PPMI Annual Report 2019
A brief reminder of our activities over the last twelve months:
In November, all prisoners who have written to PPMI were sent a Christmas card with a letter giving news of the public meeting in December and asking them to tell us of any changes in their situation.
In December, we held our public meeting in a House of Commons committee room. Dean Kingham spoke about risk assessments and the way these can impact on the chances of making progress for a prisoner who maintains innocence. Dr. Tully, a forensic psychologist, gave us her – rather different – perspective on the issue, and two released prisoners, Cookie and Chris Osborne, spoke movingly about their experiences. This was followed by a lively discussion. At the meeting were: ex-prisoners, family and friends of prisoners, representatives of a number of organisations and groups who are concerned with miscarriages of justice, law students, solicitors and others. The occasion was a useful opportunity for people from different back-grounds, but who shared our concerns, to meet and talk and PPMI made a number of new contacts. Arranging a successful meeting of this kind involves a large amount of preparatory work. Many thanks to all who contributed.
In January, some of us attended the first public meeting of the All Party Parliamentary Group on miscarriages of justice. As with our own meeting, this was attended by a wide range of people, demonstrating the strength of feeling about and interest in the issues. We heard from 3 excellent speakers about the very serious problems that can be faced by someone who has won an appeal, after release.
The meeting was preceded by an informal get-together, arranged by MoJO (Miscarriages of Justice) Scotland. This resulted in a number of new contacts with Scottish prisoners,and Sue and myself have had to do some work so that we can understand how the Scottish system relates to the English system.
In February, Sue had a meeting with Ryan Harman of the Prison Reform Trust, for us to learn more about what they do and for them to get to know about our work. Sue also discussed possible improvements to their information leaflet for those maintaining innocence.
In March, Sue and Bruce joined Gloria and others from JENGbA, for a demonstration about Kevin Thakrar outside the Ministry of Justice.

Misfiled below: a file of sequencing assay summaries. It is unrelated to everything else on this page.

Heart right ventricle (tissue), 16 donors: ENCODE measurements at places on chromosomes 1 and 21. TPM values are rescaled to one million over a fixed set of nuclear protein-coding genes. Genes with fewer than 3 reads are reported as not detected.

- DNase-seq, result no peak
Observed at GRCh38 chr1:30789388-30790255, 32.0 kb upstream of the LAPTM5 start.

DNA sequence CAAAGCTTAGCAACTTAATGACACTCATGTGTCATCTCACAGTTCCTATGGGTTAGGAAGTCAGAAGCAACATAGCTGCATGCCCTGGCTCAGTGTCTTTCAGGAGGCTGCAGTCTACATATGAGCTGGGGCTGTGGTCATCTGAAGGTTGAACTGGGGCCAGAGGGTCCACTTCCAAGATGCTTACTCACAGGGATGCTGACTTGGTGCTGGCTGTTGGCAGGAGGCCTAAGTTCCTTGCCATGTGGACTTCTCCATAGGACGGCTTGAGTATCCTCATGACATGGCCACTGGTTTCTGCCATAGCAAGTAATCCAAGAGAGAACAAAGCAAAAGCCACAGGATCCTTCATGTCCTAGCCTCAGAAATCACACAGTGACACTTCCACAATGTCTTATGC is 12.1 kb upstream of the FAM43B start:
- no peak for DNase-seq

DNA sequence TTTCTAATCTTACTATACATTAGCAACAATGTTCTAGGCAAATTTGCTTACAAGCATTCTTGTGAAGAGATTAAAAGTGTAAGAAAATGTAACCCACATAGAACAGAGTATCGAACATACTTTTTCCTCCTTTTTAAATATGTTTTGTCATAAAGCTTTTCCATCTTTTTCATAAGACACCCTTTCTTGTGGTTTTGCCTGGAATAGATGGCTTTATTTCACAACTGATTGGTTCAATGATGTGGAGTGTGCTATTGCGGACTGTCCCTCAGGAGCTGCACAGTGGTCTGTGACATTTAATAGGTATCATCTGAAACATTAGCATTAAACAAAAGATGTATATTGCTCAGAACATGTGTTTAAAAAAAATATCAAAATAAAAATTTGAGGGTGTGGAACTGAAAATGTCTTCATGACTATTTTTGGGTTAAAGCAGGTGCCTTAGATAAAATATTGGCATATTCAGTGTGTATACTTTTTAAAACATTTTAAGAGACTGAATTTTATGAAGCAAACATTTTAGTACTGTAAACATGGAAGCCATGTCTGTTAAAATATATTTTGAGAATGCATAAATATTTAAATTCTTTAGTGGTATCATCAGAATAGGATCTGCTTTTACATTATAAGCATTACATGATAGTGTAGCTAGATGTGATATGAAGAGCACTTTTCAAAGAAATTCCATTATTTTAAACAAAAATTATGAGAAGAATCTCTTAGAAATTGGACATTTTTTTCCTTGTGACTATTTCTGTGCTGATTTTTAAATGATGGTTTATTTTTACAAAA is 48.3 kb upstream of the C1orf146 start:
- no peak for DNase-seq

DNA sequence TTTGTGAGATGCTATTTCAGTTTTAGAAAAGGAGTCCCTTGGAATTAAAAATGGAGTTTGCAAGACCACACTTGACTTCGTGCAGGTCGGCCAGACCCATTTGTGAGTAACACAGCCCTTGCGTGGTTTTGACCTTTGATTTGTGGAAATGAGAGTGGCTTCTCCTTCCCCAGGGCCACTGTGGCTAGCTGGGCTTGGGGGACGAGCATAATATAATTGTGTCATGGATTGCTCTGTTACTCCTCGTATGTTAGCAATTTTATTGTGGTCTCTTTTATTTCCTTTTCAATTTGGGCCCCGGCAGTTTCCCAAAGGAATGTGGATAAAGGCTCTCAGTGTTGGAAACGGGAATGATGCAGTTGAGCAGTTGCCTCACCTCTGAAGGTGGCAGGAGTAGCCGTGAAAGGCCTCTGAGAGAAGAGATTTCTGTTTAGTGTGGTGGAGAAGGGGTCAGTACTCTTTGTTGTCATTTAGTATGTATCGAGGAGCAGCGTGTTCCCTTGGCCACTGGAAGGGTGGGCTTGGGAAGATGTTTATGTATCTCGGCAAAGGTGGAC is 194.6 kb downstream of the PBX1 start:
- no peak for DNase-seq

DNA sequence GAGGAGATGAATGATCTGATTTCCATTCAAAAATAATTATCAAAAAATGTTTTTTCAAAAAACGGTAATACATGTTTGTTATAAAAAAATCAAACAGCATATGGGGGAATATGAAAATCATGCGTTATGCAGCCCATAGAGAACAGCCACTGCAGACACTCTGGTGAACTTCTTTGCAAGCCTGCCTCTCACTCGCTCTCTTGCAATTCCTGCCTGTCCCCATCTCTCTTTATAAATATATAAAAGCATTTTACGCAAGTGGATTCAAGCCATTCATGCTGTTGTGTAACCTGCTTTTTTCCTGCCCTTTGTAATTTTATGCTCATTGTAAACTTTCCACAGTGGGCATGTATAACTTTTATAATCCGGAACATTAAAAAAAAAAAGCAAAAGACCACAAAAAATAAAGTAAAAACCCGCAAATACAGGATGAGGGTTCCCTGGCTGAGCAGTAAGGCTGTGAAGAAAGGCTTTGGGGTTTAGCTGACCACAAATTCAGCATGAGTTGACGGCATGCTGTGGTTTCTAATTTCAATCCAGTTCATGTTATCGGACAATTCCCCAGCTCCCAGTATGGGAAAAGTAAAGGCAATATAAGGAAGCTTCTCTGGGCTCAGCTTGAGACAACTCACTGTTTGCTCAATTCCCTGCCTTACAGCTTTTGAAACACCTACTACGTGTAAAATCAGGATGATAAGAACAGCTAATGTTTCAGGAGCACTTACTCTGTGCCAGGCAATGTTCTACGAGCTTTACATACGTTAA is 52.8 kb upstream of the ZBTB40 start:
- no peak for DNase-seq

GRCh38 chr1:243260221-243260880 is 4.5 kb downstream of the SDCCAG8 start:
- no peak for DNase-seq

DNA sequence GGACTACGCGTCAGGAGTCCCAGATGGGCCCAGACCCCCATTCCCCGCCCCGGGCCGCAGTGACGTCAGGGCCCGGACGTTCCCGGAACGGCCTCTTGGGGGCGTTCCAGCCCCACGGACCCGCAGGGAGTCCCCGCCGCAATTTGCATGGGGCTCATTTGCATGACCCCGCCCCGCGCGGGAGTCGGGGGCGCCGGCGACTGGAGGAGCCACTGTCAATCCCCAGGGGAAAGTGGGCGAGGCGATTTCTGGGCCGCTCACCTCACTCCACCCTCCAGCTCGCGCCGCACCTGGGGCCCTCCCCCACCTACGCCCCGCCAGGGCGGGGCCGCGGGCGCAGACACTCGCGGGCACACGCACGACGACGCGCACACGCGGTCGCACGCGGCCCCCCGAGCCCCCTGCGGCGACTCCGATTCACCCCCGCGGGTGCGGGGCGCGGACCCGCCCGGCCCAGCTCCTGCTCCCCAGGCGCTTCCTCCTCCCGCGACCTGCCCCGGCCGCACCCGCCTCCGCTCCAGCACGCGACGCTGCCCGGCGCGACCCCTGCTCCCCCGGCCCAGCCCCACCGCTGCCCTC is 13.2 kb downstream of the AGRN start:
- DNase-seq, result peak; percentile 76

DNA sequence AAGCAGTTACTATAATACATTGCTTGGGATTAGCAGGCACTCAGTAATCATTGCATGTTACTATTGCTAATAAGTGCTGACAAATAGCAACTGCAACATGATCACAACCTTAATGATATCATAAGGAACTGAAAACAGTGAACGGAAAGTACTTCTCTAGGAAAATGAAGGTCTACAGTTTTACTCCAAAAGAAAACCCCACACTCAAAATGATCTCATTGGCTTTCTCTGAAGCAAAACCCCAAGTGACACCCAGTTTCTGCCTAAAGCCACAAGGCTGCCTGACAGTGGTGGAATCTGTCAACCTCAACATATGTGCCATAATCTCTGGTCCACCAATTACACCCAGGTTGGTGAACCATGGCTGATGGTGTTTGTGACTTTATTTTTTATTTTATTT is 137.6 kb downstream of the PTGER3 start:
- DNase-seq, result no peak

In April, Sue and myself met Ashley Mote to discuss how he could assist us in preparing submissions for the All Party Parliamentary Group and other publicity material. Also, Danny Barrs wrote an information sheet for determinate sentence prisoners who maintain innocence and this is now available on our website. Thanks to Danny for that.
In May, David Shaw resigned as our treasurer, after more than 10 years faithful service. Thanks to David from me and from all of us. Gerry McFlynn has agreed to take on the position. Thanks to Gerry for agreeing to this.
In June, Sue, Margaret and Gloria attended a meeting in London organised by Innovation of Justice. I am told that there were problems with the way the meeting was organised, but the idea of promoting contacts across a range of groups and individuals who share a common interest in wrong convictions, is clearly a good one. This was followed two days later by a vigil outside the Royal Courts of Justice. A large group gathered, there were banners, we all stuck tape over our mouths – to symbolise the failure of the authorities to listen to our concerns. There were speeches and photos and the event received some publicity. One woman, with a relative in prison who maintains his innocence, told me how helpful it was to realise that she was not alone.
Also in June, Inside Time published an article from me about risk assessments and maintaining innocence. In it I argued that the Parole Board accepts ways of measuring continued risk which assume, without evidence, that maintaining innocence is in itself a risk factor. Dean Kingham has written on this topic and he spoke about it at our December meeting, but the purpose of the article was to give the points wider publicity among the prison population, and also to encourage more prisoners to write to us at PPMI.
In July and September there were meetings of the Westminster Commission on the Criminal Cases Review Commission, which has been set up by the All Party Parliamentary Group on Miscarriages of Justice. These were attended by the usual suspects, Sue has made a submission for PPMI and she has copies for anyone interested.
Through the year, there have been visits to prisoners by Sue, Bruce and others.
Also through the year, Sue has received and replied to a large and increasing volume of correspondence from prisoners and, in smaller numbers, from their families. We now have contact with 300 prisoners, an increase of 60 since last year. Most of these have also completed our questionnaire.
Over the year, we have been doing a lot to get the word out about PPMI. Making sure that prisoners who maintain innocence, and their friends and families, know that we exist, that we know about the challenges they face, especially around making progress towards release, and we want to help. We have also raised our profile with other groups and organisations who have a concern about miscarriages of justice. All of this is important and I’d like to acknowledge the time and effort that many of you have put in to helping us get this far. It raises the question: where to do we go from here? We have other items to get through for our AGM, but the final item is ‘Future Plans’ and this will be an opportunity for us to discuss what we want to achieve in the next twelve months.
John Stokes. Chair